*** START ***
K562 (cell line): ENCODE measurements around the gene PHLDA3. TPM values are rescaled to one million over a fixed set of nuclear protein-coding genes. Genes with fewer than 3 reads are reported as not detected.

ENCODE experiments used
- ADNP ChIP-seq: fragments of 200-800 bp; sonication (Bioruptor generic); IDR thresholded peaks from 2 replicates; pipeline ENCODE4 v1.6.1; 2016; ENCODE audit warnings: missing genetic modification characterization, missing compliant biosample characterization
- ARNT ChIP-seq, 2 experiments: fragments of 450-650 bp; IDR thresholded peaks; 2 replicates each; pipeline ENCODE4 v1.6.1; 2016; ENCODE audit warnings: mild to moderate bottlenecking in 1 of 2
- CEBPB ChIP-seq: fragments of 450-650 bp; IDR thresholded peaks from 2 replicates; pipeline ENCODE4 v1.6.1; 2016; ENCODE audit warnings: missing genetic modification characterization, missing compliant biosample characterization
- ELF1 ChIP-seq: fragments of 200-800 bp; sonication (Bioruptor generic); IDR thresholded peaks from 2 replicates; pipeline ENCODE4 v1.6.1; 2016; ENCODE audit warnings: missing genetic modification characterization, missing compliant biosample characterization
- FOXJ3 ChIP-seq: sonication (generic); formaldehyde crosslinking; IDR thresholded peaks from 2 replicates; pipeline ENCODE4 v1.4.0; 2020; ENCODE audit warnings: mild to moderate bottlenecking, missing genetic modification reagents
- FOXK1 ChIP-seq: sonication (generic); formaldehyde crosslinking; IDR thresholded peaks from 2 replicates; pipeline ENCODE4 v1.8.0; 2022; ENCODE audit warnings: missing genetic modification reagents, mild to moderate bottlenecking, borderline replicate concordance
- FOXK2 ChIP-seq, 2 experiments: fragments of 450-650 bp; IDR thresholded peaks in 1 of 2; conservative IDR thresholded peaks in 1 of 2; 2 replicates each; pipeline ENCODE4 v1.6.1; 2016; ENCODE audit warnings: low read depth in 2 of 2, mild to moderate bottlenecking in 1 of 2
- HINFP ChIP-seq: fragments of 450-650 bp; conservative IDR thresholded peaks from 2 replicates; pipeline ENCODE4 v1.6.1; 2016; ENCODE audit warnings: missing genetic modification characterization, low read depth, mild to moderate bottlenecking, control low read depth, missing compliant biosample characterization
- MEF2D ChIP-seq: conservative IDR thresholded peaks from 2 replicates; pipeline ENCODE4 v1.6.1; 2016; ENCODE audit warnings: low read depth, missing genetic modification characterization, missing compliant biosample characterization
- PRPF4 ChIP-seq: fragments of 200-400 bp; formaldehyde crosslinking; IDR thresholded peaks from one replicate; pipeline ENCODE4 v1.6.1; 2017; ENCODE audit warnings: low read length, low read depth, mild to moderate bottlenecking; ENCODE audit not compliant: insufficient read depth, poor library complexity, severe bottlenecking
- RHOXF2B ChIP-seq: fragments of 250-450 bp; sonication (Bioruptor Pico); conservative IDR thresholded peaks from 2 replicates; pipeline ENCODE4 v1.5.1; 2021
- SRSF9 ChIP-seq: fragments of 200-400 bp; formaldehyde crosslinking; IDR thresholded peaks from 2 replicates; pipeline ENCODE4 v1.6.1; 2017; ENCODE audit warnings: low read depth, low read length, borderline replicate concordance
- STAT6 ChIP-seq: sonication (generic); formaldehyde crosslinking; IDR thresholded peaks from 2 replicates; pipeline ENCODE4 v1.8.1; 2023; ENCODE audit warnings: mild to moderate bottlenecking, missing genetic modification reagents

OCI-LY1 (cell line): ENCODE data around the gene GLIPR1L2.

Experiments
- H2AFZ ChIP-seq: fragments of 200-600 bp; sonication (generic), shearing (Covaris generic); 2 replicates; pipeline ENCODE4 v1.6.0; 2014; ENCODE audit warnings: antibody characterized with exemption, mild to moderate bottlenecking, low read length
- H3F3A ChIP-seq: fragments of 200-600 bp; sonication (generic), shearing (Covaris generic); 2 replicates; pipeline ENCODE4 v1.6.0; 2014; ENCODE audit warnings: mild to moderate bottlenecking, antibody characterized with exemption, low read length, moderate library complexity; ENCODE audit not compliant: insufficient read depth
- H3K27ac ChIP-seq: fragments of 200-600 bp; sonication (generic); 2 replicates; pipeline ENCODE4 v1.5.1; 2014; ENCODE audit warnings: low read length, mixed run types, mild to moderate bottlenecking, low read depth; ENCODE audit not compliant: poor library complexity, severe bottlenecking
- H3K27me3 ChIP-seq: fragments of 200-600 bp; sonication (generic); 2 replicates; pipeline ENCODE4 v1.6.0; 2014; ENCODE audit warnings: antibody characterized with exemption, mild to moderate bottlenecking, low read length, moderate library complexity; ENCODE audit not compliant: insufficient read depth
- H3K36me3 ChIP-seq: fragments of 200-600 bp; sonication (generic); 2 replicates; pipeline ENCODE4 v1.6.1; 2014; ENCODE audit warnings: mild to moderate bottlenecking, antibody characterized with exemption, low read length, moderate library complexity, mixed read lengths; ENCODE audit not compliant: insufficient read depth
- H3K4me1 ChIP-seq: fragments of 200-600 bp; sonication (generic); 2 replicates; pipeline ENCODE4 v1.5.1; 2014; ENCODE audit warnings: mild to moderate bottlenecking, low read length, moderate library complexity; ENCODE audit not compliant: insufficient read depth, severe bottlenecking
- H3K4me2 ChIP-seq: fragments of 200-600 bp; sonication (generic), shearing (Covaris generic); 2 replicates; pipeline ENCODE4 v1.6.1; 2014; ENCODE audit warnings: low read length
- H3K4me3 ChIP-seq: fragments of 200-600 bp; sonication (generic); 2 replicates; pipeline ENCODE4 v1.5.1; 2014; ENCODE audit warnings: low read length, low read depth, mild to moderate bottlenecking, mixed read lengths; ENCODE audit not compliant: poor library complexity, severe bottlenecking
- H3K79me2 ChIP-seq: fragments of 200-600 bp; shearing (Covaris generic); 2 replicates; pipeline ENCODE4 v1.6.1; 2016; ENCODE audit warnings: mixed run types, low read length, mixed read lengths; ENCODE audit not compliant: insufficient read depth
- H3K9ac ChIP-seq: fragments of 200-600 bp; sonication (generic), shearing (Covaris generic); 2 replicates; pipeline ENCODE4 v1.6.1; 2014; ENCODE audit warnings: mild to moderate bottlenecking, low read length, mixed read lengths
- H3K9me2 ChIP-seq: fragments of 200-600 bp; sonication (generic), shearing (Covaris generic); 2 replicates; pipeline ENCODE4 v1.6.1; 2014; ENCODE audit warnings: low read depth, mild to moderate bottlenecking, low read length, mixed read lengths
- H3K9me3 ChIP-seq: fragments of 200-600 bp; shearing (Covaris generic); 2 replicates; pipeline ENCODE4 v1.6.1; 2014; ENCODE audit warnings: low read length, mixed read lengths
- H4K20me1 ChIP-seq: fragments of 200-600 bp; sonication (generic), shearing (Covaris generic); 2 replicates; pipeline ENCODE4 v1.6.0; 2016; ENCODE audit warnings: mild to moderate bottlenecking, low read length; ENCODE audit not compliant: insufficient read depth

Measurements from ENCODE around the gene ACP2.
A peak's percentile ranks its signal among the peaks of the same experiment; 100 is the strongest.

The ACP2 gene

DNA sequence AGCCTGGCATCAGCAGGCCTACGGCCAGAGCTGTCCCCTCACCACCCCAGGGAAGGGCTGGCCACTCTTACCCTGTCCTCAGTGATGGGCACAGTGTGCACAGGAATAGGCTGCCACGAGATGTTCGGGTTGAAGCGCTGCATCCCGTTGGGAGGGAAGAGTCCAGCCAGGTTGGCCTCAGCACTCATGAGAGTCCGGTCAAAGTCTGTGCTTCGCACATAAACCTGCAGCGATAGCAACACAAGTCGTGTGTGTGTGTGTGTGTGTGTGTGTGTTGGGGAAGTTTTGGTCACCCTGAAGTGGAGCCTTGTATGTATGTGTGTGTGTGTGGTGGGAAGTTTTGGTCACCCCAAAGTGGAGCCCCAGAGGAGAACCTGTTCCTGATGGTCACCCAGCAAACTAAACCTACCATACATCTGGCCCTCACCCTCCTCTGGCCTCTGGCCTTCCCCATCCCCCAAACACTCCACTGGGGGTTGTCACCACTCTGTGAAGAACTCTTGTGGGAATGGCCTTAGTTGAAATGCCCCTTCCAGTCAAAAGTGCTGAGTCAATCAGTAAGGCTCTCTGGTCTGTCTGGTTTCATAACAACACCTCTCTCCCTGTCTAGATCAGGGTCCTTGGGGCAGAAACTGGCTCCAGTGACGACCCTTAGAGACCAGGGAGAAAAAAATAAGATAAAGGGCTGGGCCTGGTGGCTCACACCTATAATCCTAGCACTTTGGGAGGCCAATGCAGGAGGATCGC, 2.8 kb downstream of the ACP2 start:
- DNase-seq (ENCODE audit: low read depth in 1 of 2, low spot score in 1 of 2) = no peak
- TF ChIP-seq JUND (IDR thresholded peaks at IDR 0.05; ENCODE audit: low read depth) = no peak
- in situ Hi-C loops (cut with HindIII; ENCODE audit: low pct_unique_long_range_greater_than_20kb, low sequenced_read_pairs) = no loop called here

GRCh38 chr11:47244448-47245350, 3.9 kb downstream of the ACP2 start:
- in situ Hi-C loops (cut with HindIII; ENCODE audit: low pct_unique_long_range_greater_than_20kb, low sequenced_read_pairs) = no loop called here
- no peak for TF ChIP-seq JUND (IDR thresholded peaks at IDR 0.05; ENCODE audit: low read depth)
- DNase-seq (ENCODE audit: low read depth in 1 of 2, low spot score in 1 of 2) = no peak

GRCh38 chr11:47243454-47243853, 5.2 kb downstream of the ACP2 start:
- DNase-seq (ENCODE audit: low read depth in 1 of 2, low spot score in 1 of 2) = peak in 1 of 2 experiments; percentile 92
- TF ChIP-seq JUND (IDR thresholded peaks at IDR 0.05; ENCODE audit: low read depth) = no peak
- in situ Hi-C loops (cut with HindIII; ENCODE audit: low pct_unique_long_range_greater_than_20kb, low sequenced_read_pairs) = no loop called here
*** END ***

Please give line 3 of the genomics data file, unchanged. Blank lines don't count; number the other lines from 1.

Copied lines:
- ADNP ChIP-seq: fragments of 200-800 bp; sonication (Bioruptor generic); IDR thresholded peaks from 2 replicates; pipeline ENCODE4 v1.6.1; 2016; ENCODE audit warnings: missing genetic modification characterization, missing compliant biosample characterization